Another winter another Gandhi

He was not even 12 as it appeared from his decrepit bony figure. I’m writing about a bedraggled and unkempt kid who, if alive might still be struggling to find his identity.

HISTORY IS often made to glorify or destroy one individual. Ironically, the individual I am talking about was not even a grown-up man but a child. He was not even 12 as it appeared from his decrepit bony figure. I’m writing about a bedraggled and unkempt kid who, if alive might still be struggling to find his identity.

It is another matter that I am lucky as I am writing his story sitting in a room warmed with an oil heater. Where is he at this moment? I don’t know. It is difficult to survive the Delhi nights with the deadly chill on the road while the mercury is touching 7 degree Celsius.

A few days ago I had to make an urgent trip to Lucknow. I was able to afford Tatkal payment for ‘Garib Rath’ so I entered the train with Rs. 800 and a worn-out traveler’s brief-case. He had boarded the train with shards and flints in his dirty crooked hands with the nails that were never cut. His torn shirt had no pocket.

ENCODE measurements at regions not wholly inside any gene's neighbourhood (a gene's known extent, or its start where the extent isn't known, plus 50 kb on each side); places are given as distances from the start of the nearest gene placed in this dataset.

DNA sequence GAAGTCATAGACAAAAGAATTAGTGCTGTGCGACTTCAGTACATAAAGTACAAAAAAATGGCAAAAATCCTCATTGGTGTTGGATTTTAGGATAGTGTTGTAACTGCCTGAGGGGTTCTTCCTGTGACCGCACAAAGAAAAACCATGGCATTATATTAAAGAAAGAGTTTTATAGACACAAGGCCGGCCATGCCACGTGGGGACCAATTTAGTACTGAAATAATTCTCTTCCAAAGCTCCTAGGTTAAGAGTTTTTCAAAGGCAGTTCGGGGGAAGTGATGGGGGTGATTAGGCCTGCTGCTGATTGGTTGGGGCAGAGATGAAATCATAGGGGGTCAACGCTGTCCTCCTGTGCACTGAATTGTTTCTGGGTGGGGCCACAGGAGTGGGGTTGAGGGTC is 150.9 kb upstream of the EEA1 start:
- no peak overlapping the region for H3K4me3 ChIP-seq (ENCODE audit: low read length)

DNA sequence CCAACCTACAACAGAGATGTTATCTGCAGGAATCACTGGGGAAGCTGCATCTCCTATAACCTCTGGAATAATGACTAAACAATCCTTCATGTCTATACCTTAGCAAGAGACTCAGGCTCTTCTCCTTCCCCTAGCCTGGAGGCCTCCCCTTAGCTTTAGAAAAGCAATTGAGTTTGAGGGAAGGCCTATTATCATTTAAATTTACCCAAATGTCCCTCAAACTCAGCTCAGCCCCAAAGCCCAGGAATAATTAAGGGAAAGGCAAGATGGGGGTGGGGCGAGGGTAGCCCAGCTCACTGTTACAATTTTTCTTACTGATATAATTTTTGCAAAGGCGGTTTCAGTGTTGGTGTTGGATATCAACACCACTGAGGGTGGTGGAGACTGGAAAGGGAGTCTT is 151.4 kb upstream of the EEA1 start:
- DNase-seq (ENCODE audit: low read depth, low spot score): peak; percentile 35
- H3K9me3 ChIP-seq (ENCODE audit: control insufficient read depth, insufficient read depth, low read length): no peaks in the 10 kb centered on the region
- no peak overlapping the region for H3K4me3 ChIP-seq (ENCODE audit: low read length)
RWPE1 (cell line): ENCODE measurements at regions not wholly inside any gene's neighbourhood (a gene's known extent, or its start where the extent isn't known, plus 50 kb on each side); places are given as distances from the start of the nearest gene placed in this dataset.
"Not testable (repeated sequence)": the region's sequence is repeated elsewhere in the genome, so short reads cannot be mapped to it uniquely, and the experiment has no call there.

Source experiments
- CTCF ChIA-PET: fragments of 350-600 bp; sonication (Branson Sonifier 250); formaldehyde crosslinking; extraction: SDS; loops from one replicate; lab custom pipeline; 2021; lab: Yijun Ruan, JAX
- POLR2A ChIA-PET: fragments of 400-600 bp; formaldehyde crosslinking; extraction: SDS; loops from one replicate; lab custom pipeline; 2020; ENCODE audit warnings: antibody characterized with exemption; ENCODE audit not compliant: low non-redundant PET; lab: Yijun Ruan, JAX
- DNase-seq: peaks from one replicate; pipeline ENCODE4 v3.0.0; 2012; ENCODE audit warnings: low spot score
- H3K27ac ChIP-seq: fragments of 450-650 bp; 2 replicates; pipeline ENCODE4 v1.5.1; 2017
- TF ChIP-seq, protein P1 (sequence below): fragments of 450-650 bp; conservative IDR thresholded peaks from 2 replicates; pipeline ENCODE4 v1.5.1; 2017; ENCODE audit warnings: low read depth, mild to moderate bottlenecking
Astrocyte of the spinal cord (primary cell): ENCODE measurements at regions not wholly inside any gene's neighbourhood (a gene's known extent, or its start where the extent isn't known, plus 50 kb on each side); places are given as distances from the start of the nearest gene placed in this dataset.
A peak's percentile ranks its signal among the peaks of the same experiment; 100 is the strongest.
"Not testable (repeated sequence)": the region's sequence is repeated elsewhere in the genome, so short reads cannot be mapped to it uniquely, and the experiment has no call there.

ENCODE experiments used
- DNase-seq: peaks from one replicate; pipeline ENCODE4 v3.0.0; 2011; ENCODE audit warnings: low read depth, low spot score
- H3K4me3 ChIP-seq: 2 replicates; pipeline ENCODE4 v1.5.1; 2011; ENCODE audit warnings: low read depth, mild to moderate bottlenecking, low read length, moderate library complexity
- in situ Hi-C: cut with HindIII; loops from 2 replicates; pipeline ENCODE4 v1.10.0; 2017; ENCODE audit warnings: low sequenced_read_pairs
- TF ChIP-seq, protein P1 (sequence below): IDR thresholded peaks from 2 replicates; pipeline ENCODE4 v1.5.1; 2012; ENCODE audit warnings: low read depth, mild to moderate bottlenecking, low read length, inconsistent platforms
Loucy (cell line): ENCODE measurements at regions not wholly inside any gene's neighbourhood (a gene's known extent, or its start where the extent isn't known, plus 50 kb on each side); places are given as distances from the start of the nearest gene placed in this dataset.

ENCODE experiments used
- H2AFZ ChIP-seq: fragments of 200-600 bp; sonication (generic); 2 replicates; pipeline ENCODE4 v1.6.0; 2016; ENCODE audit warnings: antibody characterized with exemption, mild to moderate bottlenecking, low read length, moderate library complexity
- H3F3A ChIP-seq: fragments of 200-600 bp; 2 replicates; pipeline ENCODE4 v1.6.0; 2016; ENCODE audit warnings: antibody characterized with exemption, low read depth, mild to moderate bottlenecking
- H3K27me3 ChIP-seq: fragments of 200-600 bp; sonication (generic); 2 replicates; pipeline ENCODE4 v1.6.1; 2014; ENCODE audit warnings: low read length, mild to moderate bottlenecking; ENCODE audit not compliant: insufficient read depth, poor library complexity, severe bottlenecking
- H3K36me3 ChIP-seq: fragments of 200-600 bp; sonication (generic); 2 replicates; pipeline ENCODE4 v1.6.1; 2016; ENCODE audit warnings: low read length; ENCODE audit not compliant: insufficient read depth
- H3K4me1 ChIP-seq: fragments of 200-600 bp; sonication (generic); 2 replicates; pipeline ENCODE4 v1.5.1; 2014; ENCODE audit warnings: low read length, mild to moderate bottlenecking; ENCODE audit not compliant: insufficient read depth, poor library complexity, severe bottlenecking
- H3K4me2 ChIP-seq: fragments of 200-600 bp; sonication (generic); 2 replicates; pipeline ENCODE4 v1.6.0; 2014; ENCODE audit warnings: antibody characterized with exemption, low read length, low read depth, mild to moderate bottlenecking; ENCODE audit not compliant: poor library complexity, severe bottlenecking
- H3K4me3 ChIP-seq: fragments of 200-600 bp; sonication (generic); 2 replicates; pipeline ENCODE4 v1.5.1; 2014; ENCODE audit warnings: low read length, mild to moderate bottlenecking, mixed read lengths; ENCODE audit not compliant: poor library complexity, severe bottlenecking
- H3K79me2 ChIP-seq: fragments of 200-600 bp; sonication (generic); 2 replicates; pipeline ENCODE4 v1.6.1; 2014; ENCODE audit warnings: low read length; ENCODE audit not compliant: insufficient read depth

His trousers had so many colors that you could call it VIBGYOR in action under the domination of soiled hue. Having entered the compartment I checked my berth and planted myself like a Maharajah. He stood in the middle of the berths and began with a dirge of Talat Mehmood’s – “Aey mere dil kaheen aour chal, ghum ki duniya se dil bhar gaya….dhoond le ab koyi ghar naya.”

I remember Talat Mehmood – the golden voice of Indian cinema who became the second victim of creative intrigues of film industry after Master Madan. Talat was my childhood favourite and the child’s rendition of this in this wintry evening put the clock back for me.